There is something lurid about data of this sort. In the hope of some contrary illumination, I spoke with the state senator Lena Taylor, whose district includes a chunk of the North Side, about the dystopian reports. She told me, “I wish that I could say that the statistics are not true, that the stories are wrong: the worst place to raise a black child, and so forth. But when you consider the outcomes…”
The North Side was built between the eighteen-eighties and nineteen-thirties, Milwaukee’s boom times, when the city had a pronounced German identity. It was viewed as a sophisticated, successful, and progressive place. (The American left still takes nostalgic inspiration from the socialist mayors who ran Milwaukee for most of the first half of the twentieth century.) During and after the Second World War, large numbers of African-Americans from the South moved to Milwaukee to work in factories. The migrants were segregated into older neighborhoods where redlining—racial discrimination in mortgage-lending, personal finance, schooling, and other civic amenities—drastically restricted their economic and residential mobility. When, in the nineteen-seventies, the tidal withdrawal of Milwaukee manufacturing jobs began, North Siders were stranded in poverty. Among U.S. cities, only Philadelphia suffered a larger drop in the proportion of families living in middle-class neighborhoods. The communal fabric began to disintegrate. Infant mortality among Milwaukee’s black babies is comparable to Gaza’s. The children who survive, Taylor told me, “are growing up through the cracks in the concrete.”
Malone, Rucker, and Ezell grew up through those cracks. Watching them at work—cheerful working-class women, barely past adolescence and without college degrees, engaging a handful of people in brief conversations—it’s hard to see what they’re up to and why it matters.
Bloc civic ambassadors—there are currently about thirty—work in twosomes or threesomes. Each group is assigned a “turf” of about a hundred and twenty blocks. This turf is systematically canvassed, usually for three to four hours a day, five days a week, year-round—nonstop, essentially. Records are kept of the interactions with the residents, and, gradually, mutual recognition and trust and knowledge is built. In 2018, bloc knocked on just over a quarter of a million doors and spoke with 20,336 people. The value of the group’s work lies in its persistence. It’s what people in the political business refer to as organizing, as distinguished from mobilizing. Mobilizing is rousing people to vote in a specific election or to join a specific protest. Organizing is making people aware of, and habitually participate in, the political process. When I asked Malone to describe the bit of her turf that I was seeing, I expected a reply that touched on the predicament of the residents. She replied, “I would call this area ‘organized.’
Increasingly, if belatedly, Democratic strategists are grasping that Republicans beat Democrats, especially in midterm elections, in part because they’re better at organizing. Books such as “We Are Indivisible: A Blueprint for Democracy after Trump,” by Leah Greenberg and Ezra Levin, and “All Politics Is Local: Why Progressives Must Fight for the States,” by Meaghan Winter, argue persuasively that long-term grassroots engagement, rather than top-down, short-term electoral mobilizing, is the key to winning elections consistently. wow voters are the model: a social-ideological community that is aware of its power and committed to exercising it. But the Republican base is increasingly homogenous and has for years been continuously organized by a handful of central news sources, notably Fox News. The Democratic base is more diverse, in terms of race and class, and is a lot more ideologically fragmented. In north Milwaukee, people have had a peculiarly bad civic experience, and they are not easily persuaded—or even reached—by generic political messaging. For Democrats, there is no alternative to slow, painstaking, face-to-face work.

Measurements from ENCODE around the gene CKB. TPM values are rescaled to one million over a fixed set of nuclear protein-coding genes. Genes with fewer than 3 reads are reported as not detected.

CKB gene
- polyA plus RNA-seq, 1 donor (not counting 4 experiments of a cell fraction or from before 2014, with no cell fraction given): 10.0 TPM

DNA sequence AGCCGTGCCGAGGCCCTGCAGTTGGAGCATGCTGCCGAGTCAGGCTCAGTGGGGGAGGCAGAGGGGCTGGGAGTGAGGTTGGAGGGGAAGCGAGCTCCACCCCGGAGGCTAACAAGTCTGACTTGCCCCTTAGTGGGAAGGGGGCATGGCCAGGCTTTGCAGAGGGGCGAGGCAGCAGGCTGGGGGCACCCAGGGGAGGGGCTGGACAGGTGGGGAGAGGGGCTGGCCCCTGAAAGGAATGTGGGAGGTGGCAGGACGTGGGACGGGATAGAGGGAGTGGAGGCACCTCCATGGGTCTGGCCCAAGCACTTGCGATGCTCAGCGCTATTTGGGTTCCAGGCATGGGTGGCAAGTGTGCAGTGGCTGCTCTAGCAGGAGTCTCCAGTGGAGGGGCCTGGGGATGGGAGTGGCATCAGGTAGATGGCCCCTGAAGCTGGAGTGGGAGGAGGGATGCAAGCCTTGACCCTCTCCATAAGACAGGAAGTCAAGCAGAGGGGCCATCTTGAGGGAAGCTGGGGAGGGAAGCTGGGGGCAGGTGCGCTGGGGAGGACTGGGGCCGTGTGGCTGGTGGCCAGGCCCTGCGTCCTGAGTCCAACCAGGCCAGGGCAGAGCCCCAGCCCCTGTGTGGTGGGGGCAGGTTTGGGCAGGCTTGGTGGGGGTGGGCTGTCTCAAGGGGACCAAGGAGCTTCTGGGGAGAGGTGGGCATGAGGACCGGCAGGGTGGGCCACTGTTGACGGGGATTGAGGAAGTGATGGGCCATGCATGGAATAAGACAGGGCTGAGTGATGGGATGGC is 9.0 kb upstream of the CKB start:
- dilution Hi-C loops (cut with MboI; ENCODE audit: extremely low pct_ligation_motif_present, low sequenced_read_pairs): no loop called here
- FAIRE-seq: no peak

Two middle-aged women sitting in a car parked on West Galena Street, across from the convenience store, called the ambassadors over. The women turned out to be veterans of health-care activism. They were curious about the young women with clipboards, and they listened carefully to what the ambassadors had to say and shared some thoughts about their own experiences. They were impressed—they hadn’t been aware of bloc—and said that they might drop by bloc’s upcoming Christmas-toy giveaway.
As the conversation wrapped up, the women in the car mentioned that, a few blocks away, there was an Underground Railroad memorial. They suggested that the young women might want to take a look. The suggestion was accepted. A plaque stood on a pole at an open and windy intersection. Malone took a picture. The text read:
STOP ON THE UNDERGROUND RAILROAD
Across Fond du Lac Avenue from this point was the Samuel Brown farm, part of the local Underground Railroad, a network of hiding places for escaping slaves. In July 1842, 16-year-old Caroline Quarlies, a runaway slave from St. Louis, was hidden on the Brown farm to avoid pursuing slave catchers. Milwaukee abolitionists then took her to Prairieville (now Waukesha) and from there she went to freedom in Ontario, Canada.
During the afternoon of November 8, 2016, it dawned on a young political activist named Angela Lang that the voting activity she was seeing in Milwaukee was less than what she’d hoped for. Lang, who is from Milwaukee, was the political director of For Our Future Wisconsin, a super pac that supported Hillary Clinton. She went home to watch the election results come in. She told me, “I remember being wrapped in my blanket with a bottle of tequila. My boss, John Grabel, called me at one in the morning, thanking me for my work. It was very sombre. I thought I was out of a job, too.”